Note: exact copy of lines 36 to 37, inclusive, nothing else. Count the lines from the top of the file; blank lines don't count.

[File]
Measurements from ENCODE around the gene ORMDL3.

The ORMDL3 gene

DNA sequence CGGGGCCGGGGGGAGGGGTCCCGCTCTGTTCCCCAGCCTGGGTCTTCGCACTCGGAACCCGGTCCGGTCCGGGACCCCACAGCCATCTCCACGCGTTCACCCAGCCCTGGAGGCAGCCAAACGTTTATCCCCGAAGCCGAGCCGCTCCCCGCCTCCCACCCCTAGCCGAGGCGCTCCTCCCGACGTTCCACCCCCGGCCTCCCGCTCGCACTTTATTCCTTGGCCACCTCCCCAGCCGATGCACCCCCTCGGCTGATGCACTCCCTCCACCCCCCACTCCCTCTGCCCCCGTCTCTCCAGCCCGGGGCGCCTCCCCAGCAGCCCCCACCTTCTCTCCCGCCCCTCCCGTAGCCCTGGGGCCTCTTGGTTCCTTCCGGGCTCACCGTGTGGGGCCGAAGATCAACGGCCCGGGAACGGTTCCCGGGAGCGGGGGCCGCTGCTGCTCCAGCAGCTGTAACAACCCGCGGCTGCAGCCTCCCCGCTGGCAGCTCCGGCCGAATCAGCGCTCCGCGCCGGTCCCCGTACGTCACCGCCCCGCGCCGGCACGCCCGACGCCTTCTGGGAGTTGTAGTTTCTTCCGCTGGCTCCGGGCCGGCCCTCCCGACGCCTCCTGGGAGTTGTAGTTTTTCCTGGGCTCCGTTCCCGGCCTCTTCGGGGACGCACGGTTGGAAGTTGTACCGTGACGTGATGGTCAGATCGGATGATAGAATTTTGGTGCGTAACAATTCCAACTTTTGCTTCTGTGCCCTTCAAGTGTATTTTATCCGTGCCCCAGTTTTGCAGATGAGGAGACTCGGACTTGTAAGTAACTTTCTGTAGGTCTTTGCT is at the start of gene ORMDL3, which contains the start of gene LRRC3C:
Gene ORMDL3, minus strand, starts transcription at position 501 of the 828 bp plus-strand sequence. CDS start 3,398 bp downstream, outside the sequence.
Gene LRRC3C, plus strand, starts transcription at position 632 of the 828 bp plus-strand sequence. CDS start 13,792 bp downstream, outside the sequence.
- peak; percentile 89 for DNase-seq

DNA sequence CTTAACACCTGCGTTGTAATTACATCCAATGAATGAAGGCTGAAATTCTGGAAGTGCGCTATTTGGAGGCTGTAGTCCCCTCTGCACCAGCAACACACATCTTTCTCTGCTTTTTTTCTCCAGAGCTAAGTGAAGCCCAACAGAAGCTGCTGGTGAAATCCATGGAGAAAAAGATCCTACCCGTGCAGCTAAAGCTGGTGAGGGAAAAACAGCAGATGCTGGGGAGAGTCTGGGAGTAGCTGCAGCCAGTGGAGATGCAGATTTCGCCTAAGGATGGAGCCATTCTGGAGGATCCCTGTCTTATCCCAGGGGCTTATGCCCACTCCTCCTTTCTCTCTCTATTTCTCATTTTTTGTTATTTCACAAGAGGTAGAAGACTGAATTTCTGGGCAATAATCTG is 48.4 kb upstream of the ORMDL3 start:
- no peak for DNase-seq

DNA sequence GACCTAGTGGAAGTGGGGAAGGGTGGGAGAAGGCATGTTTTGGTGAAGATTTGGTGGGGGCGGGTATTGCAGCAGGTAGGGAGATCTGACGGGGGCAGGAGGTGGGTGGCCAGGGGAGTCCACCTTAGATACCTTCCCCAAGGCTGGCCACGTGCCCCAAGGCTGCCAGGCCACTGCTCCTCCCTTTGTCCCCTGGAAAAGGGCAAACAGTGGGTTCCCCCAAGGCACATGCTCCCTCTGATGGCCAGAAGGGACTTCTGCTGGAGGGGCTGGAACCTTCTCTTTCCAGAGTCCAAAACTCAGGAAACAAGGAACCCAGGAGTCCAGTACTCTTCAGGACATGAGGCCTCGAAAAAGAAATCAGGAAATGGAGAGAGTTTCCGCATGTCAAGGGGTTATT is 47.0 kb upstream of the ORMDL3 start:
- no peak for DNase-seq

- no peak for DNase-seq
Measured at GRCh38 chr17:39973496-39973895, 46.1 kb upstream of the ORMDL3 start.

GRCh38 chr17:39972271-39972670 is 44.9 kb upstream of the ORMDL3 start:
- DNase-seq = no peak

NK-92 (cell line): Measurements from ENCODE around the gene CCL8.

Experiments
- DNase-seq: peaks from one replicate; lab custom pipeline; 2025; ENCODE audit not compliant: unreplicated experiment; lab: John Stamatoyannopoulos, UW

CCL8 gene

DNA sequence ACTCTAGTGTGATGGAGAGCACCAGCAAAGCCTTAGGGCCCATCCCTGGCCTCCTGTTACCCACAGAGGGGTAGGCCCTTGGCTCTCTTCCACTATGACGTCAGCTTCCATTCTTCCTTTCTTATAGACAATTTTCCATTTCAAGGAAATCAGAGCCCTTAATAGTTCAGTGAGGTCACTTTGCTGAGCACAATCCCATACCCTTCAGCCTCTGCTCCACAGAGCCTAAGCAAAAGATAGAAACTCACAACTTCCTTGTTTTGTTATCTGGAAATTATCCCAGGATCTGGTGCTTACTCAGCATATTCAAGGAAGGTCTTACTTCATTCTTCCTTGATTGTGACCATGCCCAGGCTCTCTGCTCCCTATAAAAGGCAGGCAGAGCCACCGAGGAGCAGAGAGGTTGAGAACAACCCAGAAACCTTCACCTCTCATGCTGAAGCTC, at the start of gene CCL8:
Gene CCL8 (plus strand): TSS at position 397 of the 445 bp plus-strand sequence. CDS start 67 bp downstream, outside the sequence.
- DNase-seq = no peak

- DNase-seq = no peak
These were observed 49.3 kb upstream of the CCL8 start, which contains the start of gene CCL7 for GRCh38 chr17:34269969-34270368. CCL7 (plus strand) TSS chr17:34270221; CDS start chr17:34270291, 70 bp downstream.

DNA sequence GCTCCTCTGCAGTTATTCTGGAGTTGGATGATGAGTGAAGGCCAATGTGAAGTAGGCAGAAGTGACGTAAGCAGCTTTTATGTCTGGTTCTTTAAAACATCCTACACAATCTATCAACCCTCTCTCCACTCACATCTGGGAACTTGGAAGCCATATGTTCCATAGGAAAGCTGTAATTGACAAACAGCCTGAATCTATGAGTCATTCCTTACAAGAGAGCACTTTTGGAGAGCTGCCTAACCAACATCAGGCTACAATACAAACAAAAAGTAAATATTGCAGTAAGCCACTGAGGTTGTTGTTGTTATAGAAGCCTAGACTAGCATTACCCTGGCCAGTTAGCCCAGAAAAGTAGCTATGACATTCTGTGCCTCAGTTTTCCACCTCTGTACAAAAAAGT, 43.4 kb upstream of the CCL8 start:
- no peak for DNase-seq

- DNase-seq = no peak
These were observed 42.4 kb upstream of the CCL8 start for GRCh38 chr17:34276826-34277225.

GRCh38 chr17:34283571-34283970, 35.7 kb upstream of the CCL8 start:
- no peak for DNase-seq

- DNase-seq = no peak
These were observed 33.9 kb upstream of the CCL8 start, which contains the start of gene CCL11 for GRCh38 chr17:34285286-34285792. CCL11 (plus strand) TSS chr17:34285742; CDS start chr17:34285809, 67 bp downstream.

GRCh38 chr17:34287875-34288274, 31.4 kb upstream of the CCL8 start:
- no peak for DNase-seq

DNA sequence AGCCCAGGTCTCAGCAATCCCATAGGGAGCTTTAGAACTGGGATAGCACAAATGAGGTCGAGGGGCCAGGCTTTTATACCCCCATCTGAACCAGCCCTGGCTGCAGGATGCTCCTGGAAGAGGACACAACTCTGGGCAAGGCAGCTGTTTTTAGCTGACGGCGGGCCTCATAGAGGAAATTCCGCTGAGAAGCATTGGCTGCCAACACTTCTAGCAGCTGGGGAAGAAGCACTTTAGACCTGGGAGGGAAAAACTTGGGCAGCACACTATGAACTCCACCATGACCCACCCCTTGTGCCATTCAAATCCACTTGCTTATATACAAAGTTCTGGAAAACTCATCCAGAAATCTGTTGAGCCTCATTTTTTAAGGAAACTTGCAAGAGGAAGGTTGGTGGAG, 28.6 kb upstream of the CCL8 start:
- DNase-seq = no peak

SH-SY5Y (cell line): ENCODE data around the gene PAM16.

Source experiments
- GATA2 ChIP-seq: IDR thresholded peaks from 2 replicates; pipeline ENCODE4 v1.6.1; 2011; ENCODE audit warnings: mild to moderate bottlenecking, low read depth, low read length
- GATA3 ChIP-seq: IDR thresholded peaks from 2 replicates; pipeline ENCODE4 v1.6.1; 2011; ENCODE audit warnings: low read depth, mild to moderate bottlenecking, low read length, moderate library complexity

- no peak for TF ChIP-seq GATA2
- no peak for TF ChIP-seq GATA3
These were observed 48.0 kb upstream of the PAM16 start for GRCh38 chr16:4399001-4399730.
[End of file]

SH-SY5Y (cell line): ENCODE data around the gene PAM16.

Source experiments